Wednesday, December 13, 2017


Julius Szacsvay (Franz) - Tessa Karle -Swanhilda(masquerading as Coppelia the doll)  - Jessica Tonkin (Dr. Coppelius)

Photo: Greg Primmer

Music by Leo Delibes
Original Choreography by Marius Petipa and Enrico Cecchetti
Reproduced by Jackie Hallahan
Designed by Thompson Quan Wing
Presented by Dance Development Centre
Gungahlin College Community Theatre 5th and 6th December, 2017

Reviewed by Bill Stephens

Having directed a full production of “Coppelia” for the Canberra Youth Ballet and the Canberra Youth Orchestra many years ago in the Canberra Theatre, it was a no-brainer that when the Dance Development Centre announced that it had included a modified version of this ballet in its 2017 end- of- year program, the opportunity to renew acquaintance with this ballet would prove irresistible.

For her version of "Coppelia", which comprised the first half of the program, Jackie Hallahan, worked with the original Petipa and Cecchetti choreography, cleverly compressing the full-evening ballet into three short scenes, neatly retaining the important dances, and enough of the storyline, for the ballet to make sense.

In the first scene the audience was introduced to Swanhilda  (Tessa Karle)  and her friends,(Jade Allen, Amelie Coleman, Charlotte Fisk, and Lauren Morfoot). They also met Dr Coppelius, (Jessica Tonkin) who, wisely, relied on the choreography for her characterisation.

The highlight of this scene was a lovely pas de deux, which was superbly danced by 16 year- old Tessa Karle as Swanhilda, and guest artist, Julius Szacsvay as Franz. Szacsvay, who teaches in the Sydney studios of DDC, stepped in at short notice when an injury forced the original Franz to withdraw. Szacsvay, who’s danced professionally with the Australian Ballet and Ballet Basel, proved an attentive, accomplished partner, who danced his solos with winning élan.

At the end of this scene, attracted by the pretty “Coppelia" doll in the window, Swanhilda and her friends decide to break into Dr Coppelius’ toy shop in search of his masterpiece, the doll, Coppelia ( Georgette Wood) .

The second scene takes place inside the toyshop where the girls discover several mechanical dolls, a Balinese doll (Gwynneth Wise), a Spanish doll  (Isobelle France) , a Scottish doll (Madeleine Wells) and a Rag doll (Stephanie Robertson), as well as Dr. Coppelius’s prize Coppelia doll. While her girl-friends amuse themselves setting off the various dolls, Coppelia decides to surprise her friends by swapping clothes with the doll and pretending to be Swanilda.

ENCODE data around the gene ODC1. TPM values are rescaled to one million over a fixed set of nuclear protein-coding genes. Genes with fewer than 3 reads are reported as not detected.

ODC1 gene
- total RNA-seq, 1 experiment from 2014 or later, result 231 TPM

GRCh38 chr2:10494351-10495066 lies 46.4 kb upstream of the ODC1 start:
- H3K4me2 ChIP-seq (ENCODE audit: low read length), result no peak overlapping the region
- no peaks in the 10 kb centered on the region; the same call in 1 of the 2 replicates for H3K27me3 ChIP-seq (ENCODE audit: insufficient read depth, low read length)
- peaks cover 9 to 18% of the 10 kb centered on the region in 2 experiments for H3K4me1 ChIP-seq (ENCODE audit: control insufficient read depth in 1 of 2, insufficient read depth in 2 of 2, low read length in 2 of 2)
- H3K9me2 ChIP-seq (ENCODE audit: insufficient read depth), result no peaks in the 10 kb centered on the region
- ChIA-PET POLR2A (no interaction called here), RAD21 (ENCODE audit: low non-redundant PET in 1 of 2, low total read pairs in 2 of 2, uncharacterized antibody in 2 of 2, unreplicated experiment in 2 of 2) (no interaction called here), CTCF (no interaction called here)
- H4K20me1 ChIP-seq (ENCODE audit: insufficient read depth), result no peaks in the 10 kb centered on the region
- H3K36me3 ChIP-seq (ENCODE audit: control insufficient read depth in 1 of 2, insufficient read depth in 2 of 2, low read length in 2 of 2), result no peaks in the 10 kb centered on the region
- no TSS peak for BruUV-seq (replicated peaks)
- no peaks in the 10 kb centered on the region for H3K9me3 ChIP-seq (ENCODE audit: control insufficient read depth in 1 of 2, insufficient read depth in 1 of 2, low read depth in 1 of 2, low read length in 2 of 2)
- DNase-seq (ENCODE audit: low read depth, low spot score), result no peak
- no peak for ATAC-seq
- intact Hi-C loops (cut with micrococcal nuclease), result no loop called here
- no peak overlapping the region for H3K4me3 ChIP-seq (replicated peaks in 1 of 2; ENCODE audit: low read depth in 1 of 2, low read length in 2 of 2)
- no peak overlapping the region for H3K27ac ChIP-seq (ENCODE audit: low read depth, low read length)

Dr Coppelius returns unexpectedly, and, trapped in her disguise, Swanhilda convinces him that his Coppelia doll has come to life. He discovers her deception, and Swanhilda and her friends escape, leaving Dr. Coppelius heart-broken.

The final scene is a wedding scene, which commences with the triumphal wedding procession for Swanhilda and Franz. Beautifully staged, this scene took advantage of the opportunities for junior members to take part in the pretty ensemble dances, all of which were meticulously rehearsed and confidently danced.

Again the grand pas de deux, impeccably performed by Tessa Karle and Julius Szacsvay, proved the highlight.  Karle shows remarkable promise for one so young. Besides possessing a beautifully honed classical technique, she has the remarkable ability to draw your eyes to her, even when dancing anonymously in an ensemble, as experienced later in the program. 

A stylish, versatile setting, designed by Thompson Quan Wing, together with appropriately pretty costumes, and an excellent recording of the lovely Delibes music, added professional gloss to a charming production, which proved a delightful showcase for DDC’s current crop of immaculately groomed dancers.

The second half of the program consisted of three short ensemble works, each of which confirmed the excellent impression made by “Coppelia”.

"A Tribute to West Side Story"

Photo: Greg Primmer

Renee Hallahan drew inspiration from a suite of dances from Leonard Bernstein’s “West Side Story” to create an exhilarating short work for the full-time students, entitled, “A Tribute to West Side Story”.  Commencing in pretty frocks, and then incorporating a lightning quick costume change into jeans and tops, the work was joyously performed by the dancers who revelled in the opportunity to display their impeccable classical dance techniques in this cleverly conceived contemporary work.

"The Reapers Dance"

Photo: Greg Primmer

Staying with Delibes, Jackie Hallahan and Tara Chapman devised a lovely work for the part-time students, entitled “The Reapers Dance”. Performed in elegant mauve costumes, “The Reapers Dance” was prettily performed by the young dancers, who included two young men, who impressed with their elegant demeanour.

"Vertical Flight"

Photo: Greg Primmer 

The climax of the program was an exciting work created by Paul Knobloch to the driving music of Ezio Bosso and the Ezio Bosso Trio.  Entitled “Vertical Flight”, and performed by the full-time students, “Vertical Flight” was performed in black unitards which featured a wide red stripe on each side.  Knobloch made ingenious use of these stripes to create and resolve a succession of constantly changing images. Dazzlingly executed by the young dancers, this work would do a professional dance company proud, and proved a stunning finale for an evening of impressive dance.